The best thinking about journalism’s future benefits from its being in touch with technology’s potential. But it can get in its own way when it simplifies and repudiates the intelligence of journalism’s past.
That is happening, to a degree, in a discussion gaining momentum lately that journalism should now largely move beyond fact gathering and toward synthesis and interpretation.
The NSA story is just the latest case that shows the importance, and the elusiveness, of simply knowing what has really happened.
In a Nieman Journalism Lab post, Jonathan Stray made the case recently for moving beyond facts, or what might be called The Displacement Theory of Journalism. “The Internet has solved the basic distribution of event-based facts in a variety of ways; no one needs a news organization to know what the White House is saying when all press briefings are posted on YouTube. What we do need is someone to tell us what it means.”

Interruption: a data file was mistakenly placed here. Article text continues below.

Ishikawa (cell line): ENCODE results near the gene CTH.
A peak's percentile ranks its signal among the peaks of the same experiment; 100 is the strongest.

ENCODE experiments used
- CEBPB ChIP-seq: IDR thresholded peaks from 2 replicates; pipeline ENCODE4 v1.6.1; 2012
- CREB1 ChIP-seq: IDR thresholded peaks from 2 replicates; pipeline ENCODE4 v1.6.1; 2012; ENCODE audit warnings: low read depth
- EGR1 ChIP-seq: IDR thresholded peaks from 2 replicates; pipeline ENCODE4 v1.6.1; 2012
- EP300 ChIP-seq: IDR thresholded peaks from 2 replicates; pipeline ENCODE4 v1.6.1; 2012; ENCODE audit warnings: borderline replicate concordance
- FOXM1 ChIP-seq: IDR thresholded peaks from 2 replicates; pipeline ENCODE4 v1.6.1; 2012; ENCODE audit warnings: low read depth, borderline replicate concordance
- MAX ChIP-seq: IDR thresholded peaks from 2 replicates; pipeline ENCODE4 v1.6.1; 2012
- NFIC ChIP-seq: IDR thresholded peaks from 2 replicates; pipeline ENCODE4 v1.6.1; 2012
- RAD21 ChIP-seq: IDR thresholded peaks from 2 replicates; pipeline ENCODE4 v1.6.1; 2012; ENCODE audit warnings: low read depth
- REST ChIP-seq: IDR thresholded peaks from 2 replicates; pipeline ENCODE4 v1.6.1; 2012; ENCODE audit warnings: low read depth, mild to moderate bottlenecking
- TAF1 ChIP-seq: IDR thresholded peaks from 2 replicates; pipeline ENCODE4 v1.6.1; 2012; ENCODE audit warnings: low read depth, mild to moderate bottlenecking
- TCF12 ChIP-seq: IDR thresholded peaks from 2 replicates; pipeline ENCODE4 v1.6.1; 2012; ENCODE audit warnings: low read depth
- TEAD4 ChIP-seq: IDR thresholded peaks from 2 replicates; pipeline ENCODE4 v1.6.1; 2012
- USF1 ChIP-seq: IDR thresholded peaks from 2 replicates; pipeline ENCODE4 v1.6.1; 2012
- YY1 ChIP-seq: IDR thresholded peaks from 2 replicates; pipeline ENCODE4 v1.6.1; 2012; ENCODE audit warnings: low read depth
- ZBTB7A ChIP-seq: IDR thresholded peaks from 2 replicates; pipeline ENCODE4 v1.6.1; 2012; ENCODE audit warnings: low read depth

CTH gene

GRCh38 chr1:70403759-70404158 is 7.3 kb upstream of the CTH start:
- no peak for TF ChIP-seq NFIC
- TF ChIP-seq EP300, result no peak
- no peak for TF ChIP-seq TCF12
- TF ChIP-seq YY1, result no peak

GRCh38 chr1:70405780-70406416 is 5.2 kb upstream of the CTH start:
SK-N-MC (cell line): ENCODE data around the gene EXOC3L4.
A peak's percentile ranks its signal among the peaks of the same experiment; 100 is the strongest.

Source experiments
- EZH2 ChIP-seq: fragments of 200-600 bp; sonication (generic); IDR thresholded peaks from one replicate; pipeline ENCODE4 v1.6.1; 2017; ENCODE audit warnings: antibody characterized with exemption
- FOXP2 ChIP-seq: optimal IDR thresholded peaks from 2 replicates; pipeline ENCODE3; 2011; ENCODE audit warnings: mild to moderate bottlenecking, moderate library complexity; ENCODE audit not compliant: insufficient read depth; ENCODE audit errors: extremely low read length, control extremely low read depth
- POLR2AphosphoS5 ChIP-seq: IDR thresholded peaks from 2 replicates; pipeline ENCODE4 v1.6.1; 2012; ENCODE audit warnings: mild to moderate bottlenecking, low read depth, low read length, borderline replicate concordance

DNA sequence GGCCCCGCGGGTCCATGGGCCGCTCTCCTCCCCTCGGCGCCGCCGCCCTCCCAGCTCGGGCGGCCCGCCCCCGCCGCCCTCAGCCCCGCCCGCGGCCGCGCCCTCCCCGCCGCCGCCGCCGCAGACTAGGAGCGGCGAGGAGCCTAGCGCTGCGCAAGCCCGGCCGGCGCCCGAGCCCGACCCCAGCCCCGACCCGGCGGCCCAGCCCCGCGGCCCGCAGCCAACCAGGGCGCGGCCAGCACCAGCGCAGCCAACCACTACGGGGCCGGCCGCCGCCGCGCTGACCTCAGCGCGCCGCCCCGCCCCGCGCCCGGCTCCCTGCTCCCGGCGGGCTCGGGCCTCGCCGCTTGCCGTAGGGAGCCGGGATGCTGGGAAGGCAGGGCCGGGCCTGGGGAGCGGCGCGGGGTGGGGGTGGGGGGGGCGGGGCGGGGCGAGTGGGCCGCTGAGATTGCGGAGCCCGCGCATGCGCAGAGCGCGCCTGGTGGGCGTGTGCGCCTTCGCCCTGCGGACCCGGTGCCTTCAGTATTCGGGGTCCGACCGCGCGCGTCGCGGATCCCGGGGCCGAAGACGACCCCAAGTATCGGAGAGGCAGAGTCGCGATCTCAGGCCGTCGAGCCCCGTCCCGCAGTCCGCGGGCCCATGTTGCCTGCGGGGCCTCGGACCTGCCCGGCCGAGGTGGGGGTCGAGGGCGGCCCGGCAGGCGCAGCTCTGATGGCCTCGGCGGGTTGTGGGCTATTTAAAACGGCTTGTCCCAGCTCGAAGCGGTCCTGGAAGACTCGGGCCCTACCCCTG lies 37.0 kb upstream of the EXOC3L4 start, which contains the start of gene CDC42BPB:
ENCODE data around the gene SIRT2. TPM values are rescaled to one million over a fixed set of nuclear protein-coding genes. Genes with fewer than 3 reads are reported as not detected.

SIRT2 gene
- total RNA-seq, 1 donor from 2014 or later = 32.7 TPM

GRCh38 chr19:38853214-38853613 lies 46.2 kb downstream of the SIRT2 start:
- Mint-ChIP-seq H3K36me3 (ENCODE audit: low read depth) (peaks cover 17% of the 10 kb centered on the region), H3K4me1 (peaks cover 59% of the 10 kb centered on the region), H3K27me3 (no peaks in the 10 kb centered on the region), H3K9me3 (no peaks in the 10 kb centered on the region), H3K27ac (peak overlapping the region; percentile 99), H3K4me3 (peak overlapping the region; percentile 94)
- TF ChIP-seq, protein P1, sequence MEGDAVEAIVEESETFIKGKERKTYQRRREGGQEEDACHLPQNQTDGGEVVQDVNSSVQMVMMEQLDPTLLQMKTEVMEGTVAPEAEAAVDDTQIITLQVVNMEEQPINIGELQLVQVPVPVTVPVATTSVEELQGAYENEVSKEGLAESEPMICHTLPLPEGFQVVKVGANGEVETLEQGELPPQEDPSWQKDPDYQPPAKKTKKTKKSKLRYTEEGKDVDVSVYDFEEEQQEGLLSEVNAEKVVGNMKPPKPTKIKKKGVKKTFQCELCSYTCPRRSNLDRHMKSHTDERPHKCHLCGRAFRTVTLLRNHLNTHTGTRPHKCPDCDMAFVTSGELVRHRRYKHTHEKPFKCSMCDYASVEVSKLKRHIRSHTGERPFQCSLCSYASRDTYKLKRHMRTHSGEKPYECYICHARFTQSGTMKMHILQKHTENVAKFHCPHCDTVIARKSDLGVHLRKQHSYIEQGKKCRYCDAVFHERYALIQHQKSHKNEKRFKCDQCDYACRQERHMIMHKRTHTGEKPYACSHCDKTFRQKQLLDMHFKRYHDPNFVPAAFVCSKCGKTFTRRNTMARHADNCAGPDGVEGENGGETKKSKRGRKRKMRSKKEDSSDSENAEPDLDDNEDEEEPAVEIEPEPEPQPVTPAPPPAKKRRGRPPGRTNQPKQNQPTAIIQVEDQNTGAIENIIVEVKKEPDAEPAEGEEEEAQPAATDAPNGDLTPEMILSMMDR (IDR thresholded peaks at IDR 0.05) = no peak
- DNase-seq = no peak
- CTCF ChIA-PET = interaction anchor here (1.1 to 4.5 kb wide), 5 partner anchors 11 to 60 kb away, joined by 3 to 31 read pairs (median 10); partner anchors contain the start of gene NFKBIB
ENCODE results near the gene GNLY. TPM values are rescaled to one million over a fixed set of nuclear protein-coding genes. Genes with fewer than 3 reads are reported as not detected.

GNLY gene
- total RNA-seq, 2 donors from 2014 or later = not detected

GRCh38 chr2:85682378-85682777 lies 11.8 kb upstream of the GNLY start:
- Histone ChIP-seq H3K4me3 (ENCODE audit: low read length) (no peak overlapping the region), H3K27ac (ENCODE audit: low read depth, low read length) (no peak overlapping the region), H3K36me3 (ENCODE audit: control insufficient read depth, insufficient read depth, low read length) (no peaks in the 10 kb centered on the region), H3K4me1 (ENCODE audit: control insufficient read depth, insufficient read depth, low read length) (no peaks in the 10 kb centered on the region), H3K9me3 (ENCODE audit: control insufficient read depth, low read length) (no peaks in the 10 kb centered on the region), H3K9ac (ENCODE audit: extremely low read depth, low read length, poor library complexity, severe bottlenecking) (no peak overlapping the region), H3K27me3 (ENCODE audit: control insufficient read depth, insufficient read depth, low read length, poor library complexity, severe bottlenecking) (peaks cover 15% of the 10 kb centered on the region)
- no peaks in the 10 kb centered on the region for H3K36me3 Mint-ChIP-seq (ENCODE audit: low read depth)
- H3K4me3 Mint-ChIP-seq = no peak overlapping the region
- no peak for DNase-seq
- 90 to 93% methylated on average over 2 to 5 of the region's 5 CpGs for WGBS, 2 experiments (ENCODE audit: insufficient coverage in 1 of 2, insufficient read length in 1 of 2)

In their manifesto on Post Industrial Journalism, C.W. Anderson, Emily Bell and Clay Shirky argued something similar, though more inclusively. “The journalist has not been replaced but displaced, moved higher up the editorial chain from the production of initial observations to a role that emphasizes verification and interpretation, bringing sense to the streams of text, audio, photos and video produced by the public.”
We need to be careful with our language. Technology has not “solved” the problem of knowing the essential facts of public events. We need journalists to do more than bring sense to the streams produced by the public. The act of monitoring powerful institutions is messier and more complex than that.